By Roelof van Straten, Patricia de Man (trans)
For the 1st time in English, to be had in a single resource, "An creation to Iconography" explains the methods artists use references and allusions to create which means. The booklet offers the historic, theoretical, and sensible features of iconography and ICONCLASS, the excellent iconographical indexing process constructed by means of Henri van de Waal. themes reminiscent of the background of iconography, personification, allegory, and logos obtain precise emphasis. additional good points comprise annotated bibliographies of books and magazine articles from all over the world which are linked to iconographic learn. This entire advisor, with its greater than 60 illustrations, deals a readable and prepared resource for the topic.
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Additional info for An Introduction to Iconography
Hardy is here less concerned with the reader-spectator, more given up to and absorbed in self-expression: 'So I unto myself alone shall sing'. The observer's eye at work, although still a painter's eye, is content to appear as simply a natural, or perhaps a poet's eye. In the opening of 'The Wind's Prophecy', 22 Hardy and the Sister Arts travel on by barren farms, And gulls glint out like silver flecks Against a cloud that speaks of wrecks, And bellies down with black alarms the painter's sensibility has contributed to the description, forming the details into a rapid Ruisdael-like landscape, bringing earth and sky into relationship, establishing the mood by means of the contrast between the black, threatening cloud and the glint of sunshine on the gulls' wings, yet the description itself does not advertise the fact.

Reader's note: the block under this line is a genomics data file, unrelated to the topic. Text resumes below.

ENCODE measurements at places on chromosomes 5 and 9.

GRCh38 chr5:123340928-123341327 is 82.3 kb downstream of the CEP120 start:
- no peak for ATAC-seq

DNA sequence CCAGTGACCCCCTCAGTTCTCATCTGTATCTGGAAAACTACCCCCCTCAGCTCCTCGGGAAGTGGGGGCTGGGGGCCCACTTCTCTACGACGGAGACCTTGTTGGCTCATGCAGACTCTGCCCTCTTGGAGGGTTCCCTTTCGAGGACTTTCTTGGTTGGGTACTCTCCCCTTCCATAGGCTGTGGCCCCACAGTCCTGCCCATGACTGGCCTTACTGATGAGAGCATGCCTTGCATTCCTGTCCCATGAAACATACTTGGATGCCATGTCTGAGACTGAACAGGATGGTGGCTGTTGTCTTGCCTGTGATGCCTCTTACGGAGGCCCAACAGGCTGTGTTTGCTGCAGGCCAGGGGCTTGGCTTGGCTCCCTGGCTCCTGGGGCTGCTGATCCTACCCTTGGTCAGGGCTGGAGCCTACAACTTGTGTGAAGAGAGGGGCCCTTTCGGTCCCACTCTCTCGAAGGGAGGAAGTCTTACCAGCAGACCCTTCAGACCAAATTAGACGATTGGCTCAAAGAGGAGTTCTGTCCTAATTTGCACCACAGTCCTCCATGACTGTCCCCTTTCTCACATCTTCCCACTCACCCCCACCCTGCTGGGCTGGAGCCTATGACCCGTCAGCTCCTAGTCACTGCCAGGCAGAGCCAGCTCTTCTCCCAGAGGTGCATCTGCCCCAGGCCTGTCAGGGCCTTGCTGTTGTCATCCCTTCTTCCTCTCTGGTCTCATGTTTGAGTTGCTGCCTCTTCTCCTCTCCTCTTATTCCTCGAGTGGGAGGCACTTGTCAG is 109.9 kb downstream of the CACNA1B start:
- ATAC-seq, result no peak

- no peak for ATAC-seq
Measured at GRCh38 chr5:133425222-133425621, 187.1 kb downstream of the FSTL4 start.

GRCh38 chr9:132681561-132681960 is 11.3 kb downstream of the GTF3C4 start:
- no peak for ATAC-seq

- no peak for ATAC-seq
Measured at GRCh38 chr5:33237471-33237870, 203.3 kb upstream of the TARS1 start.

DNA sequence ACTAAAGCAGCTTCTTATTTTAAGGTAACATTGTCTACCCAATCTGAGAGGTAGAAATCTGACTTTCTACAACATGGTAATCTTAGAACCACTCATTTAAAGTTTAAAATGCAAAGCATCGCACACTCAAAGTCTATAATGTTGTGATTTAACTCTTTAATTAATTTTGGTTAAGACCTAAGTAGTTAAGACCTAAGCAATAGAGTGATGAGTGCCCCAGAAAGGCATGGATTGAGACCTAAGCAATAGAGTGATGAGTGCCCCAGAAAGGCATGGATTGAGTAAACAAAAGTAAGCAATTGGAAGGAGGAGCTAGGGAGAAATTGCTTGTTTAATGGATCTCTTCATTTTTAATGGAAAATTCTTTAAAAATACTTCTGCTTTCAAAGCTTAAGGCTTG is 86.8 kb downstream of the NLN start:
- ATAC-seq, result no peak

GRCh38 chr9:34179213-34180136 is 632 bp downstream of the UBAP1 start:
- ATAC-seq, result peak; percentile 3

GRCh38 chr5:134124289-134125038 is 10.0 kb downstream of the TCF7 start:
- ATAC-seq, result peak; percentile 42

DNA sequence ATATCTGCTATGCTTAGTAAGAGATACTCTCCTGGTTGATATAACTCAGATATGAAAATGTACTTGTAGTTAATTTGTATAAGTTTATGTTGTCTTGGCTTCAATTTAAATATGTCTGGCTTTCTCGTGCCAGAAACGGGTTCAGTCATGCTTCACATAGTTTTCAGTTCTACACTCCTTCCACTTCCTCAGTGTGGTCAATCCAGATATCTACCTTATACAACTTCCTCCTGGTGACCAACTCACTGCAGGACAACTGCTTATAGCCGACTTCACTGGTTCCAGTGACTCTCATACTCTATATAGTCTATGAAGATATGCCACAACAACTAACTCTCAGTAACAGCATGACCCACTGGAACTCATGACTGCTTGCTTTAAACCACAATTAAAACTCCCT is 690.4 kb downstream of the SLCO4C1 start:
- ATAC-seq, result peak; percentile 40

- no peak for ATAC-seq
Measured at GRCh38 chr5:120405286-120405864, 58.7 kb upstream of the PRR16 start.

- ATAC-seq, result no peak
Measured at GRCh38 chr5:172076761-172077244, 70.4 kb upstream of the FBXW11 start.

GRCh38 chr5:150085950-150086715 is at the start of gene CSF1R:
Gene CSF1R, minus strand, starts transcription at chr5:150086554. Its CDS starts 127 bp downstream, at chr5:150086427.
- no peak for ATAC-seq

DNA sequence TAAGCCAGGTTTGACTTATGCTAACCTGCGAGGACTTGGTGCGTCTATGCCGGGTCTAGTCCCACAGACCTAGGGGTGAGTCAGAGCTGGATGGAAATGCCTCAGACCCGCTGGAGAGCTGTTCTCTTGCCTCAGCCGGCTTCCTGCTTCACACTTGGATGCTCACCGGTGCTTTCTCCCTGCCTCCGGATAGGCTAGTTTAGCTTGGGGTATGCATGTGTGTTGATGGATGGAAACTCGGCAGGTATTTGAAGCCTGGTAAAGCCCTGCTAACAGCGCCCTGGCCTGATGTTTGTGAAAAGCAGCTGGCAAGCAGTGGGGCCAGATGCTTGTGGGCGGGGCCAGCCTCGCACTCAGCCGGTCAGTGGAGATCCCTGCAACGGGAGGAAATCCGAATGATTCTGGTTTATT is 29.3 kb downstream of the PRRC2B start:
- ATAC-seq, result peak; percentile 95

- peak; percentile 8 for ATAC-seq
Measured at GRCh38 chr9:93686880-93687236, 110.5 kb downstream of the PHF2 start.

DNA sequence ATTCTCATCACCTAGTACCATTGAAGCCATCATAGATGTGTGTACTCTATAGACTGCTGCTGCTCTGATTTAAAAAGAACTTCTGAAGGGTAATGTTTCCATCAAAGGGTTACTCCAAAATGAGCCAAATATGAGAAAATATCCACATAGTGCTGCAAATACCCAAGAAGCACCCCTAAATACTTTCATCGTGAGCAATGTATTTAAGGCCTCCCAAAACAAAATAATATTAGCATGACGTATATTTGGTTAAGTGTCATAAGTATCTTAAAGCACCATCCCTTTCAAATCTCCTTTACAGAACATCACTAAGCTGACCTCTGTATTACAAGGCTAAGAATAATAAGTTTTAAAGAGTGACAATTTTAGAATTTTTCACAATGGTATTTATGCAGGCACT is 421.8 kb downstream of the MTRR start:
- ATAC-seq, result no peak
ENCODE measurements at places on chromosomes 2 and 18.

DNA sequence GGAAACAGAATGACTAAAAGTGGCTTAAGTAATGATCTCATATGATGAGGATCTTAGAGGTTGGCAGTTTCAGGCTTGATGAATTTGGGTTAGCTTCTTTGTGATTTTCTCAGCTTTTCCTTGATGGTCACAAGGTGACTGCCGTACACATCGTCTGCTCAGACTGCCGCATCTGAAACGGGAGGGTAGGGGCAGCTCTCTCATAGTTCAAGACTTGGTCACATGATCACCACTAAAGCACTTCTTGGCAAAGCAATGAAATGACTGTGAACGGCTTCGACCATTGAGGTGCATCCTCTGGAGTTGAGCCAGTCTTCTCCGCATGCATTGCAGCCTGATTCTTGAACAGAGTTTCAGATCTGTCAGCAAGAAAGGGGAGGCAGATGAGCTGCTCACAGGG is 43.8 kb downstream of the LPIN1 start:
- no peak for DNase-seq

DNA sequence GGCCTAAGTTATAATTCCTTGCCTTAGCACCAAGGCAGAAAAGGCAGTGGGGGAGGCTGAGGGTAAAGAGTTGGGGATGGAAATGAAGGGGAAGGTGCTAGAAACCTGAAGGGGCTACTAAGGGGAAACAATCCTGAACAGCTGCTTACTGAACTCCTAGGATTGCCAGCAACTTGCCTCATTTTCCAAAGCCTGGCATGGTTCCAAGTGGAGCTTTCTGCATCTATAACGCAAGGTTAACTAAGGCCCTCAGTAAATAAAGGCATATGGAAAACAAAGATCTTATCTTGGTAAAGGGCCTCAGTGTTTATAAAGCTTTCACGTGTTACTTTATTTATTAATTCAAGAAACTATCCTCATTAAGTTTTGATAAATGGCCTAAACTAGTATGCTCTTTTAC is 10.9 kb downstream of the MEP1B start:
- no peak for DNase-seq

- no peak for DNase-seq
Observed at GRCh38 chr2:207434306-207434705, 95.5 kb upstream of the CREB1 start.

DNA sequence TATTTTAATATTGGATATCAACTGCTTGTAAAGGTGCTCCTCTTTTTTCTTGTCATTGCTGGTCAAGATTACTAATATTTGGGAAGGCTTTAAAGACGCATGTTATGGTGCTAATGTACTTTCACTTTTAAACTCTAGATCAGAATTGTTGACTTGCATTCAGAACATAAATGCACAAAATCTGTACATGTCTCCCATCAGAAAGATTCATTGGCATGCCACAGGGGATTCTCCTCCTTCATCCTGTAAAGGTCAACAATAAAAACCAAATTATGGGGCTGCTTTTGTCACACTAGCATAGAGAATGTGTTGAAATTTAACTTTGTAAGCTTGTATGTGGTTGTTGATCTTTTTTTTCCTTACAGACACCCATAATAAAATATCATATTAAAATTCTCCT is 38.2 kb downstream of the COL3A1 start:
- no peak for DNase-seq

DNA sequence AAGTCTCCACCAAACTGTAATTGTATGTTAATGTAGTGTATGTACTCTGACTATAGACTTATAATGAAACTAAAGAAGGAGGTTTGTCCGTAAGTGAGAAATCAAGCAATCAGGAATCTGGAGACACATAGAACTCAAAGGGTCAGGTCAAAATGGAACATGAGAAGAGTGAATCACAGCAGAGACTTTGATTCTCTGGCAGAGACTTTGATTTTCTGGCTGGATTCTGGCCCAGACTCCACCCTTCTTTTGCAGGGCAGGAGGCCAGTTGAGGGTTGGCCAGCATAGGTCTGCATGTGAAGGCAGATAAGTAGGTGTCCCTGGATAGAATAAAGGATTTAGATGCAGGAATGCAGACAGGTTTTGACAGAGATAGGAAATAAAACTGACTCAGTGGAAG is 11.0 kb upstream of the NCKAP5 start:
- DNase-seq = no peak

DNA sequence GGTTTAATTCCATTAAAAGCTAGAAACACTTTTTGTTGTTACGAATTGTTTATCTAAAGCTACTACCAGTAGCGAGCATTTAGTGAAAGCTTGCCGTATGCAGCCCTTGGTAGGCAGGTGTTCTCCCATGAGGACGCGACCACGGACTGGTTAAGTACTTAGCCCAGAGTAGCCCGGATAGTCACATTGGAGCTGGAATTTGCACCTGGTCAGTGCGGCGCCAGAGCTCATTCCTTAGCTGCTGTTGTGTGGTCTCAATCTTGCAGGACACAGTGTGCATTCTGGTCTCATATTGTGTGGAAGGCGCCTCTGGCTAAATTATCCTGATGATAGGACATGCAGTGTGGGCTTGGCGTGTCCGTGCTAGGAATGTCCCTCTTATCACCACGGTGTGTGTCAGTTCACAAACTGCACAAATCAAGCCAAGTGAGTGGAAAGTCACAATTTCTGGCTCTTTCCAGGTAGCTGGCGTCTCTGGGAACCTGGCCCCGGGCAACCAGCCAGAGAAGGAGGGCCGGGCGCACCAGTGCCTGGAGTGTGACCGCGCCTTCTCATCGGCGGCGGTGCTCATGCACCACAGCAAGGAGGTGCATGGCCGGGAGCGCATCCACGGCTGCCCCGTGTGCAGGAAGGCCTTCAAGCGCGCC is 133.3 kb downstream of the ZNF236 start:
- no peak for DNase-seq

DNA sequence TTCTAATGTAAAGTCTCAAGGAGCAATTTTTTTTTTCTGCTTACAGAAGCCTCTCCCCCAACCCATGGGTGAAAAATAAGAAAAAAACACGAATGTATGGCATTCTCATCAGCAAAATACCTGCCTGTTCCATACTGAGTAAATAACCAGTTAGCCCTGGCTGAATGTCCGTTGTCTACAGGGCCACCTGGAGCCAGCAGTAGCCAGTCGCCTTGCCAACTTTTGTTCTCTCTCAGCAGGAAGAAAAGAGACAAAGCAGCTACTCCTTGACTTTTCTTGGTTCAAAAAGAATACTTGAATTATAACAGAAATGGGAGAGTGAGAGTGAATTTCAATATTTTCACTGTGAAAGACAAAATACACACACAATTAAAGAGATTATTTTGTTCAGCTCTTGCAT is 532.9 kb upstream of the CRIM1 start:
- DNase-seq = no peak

As this example illustrates, Hardy looks at his characters' facial characteristics with the eye of a painter. He notices line, curve, and colour, and is alert to what they can tell us of the personality within. Henchard 'showed in profile a facial angle so slightly inclined Pictorial Arts 43 as to be almost perpendicular' (MC, 37), a perpendicularity expressive as much of his stubbornness as of his rectitude. Boldwood has 'full and distinctly outlined Roman features, the prominences of which glowed in the sun with a bronze-like richness of tone' (FFMC, 120).
Most of the time in reading his work, especially the novels, we know, though with varying degrees of awareness, that we are looking at pictures. But the effect, after that first sense of alienation I referred to earlier has worn off, is to heighten rather than to diminish our sense of reality. The pictures are so vivid that they have life, as actual pictures (which are static only in the sense that they cannot get up and walk away) have it. Their effect is simultaneously to idealise and to reify.